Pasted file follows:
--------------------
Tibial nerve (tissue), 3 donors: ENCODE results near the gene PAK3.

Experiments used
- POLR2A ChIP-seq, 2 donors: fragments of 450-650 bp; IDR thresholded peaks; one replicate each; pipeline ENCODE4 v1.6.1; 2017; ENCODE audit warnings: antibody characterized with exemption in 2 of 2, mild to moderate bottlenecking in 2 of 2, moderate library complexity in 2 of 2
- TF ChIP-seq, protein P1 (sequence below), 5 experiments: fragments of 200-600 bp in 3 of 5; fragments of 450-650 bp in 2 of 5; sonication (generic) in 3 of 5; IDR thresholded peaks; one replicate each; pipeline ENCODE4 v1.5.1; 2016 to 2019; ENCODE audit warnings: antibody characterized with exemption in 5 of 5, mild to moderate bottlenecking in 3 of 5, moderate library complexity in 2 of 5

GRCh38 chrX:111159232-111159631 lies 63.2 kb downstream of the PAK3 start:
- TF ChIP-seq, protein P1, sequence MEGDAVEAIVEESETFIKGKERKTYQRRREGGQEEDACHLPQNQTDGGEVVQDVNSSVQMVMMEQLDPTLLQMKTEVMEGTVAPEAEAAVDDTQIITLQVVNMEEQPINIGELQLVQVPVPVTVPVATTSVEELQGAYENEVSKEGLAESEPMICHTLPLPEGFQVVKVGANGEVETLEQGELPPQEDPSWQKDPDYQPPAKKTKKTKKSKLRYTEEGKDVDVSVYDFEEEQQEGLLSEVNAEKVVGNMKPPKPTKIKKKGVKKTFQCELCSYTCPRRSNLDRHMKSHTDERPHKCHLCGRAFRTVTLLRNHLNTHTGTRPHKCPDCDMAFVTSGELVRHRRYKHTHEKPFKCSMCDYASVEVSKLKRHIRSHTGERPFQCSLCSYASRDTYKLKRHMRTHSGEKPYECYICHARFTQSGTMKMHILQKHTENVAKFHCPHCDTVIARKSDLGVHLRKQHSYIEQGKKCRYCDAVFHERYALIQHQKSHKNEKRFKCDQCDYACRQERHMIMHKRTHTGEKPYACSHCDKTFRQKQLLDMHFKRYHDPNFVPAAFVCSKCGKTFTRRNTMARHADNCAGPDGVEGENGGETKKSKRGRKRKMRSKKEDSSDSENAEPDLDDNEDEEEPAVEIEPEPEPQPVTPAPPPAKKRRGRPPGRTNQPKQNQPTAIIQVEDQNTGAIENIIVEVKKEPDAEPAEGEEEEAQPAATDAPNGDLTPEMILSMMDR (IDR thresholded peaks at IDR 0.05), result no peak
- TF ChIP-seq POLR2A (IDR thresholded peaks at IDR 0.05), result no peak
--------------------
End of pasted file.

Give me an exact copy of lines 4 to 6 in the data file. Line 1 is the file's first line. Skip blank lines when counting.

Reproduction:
- TF ChIP-seq, protein P1 (sequence below), 5 experiments: fragments of 200-600 bp in 3 of 5; fragments of 450-650 bp in 2 of 5; sonication (generic) in 3 of 5; IDR thresholded peaks; one replicate each; pipeline ENCODE4 v1.5.1; 2016 to 2019; ENCODE audit warnings: antibody characterized with exemption in 5 of 5, mild to moderate bottlenecking in 3 of 5, moderate library complexity in 2 of 5

GRCh38 chrX:111159232-111159631 lies 63.2 kb downstream of the PAK3 start:
- TF ChIP-seq, protein P1, sequence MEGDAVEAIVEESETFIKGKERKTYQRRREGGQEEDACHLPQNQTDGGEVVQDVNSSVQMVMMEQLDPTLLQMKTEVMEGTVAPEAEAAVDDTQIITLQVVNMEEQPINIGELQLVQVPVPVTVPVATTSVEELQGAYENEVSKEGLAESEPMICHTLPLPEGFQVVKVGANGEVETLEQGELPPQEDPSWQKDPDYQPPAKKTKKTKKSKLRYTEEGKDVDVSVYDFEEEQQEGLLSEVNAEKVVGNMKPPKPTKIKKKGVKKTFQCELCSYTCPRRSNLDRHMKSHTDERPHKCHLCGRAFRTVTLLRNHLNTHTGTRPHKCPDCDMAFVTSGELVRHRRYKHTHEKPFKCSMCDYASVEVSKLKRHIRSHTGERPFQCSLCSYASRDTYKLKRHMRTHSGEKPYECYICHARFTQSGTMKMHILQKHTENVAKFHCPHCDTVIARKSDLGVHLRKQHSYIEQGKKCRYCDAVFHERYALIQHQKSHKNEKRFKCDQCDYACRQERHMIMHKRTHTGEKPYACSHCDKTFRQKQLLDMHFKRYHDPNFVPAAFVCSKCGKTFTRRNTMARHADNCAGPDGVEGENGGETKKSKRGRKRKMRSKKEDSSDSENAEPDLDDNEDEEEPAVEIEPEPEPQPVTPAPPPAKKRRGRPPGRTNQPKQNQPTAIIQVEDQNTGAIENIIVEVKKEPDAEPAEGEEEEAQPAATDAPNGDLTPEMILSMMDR (IDR thresholded peaks at IDR 0.05), result no peak